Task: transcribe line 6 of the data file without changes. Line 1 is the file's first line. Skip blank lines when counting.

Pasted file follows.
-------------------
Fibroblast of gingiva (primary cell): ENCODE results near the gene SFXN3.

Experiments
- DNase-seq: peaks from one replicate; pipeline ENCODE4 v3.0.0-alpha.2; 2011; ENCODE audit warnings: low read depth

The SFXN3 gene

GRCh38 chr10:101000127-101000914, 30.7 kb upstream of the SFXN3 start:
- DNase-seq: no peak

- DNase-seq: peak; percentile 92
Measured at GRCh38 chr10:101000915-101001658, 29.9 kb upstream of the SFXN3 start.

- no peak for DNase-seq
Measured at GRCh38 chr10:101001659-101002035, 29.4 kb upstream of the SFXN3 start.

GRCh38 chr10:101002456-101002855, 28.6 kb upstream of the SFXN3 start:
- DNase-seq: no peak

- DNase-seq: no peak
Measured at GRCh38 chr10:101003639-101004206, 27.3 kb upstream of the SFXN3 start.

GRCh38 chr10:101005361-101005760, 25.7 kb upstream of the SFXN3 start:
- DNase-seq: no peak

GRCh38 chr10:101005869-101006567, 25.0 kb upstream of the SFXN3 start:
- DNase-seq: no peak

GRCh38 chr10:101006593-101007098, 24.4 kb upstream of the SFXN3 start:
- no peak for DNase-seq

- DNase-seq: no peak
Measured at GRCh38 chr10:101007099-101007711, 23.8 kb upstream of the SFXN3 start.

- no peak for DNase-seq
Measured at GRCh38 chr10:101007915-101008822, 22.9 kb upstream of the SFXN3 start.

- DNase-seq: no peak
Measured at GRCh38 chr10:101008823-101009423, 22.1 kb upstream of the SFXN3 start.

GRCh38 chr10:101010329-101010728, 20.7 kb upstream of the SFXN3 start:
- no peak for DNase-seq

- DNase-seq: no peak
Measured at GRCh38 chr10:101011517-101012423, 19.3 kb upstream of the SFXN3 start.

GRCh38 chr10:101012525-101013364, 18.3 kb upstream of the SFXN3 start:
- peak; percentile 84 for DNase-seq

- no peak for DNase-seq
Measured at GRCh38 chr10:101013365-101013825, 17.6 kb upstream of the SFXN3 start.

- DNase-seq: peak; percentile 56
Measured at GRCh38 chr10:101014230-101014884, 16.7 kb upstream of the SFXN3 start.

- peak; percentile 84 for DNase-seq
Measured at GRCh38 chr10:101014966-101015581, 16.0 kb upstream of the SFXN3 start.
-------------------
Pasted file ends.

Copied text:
- DNase-seq: no peak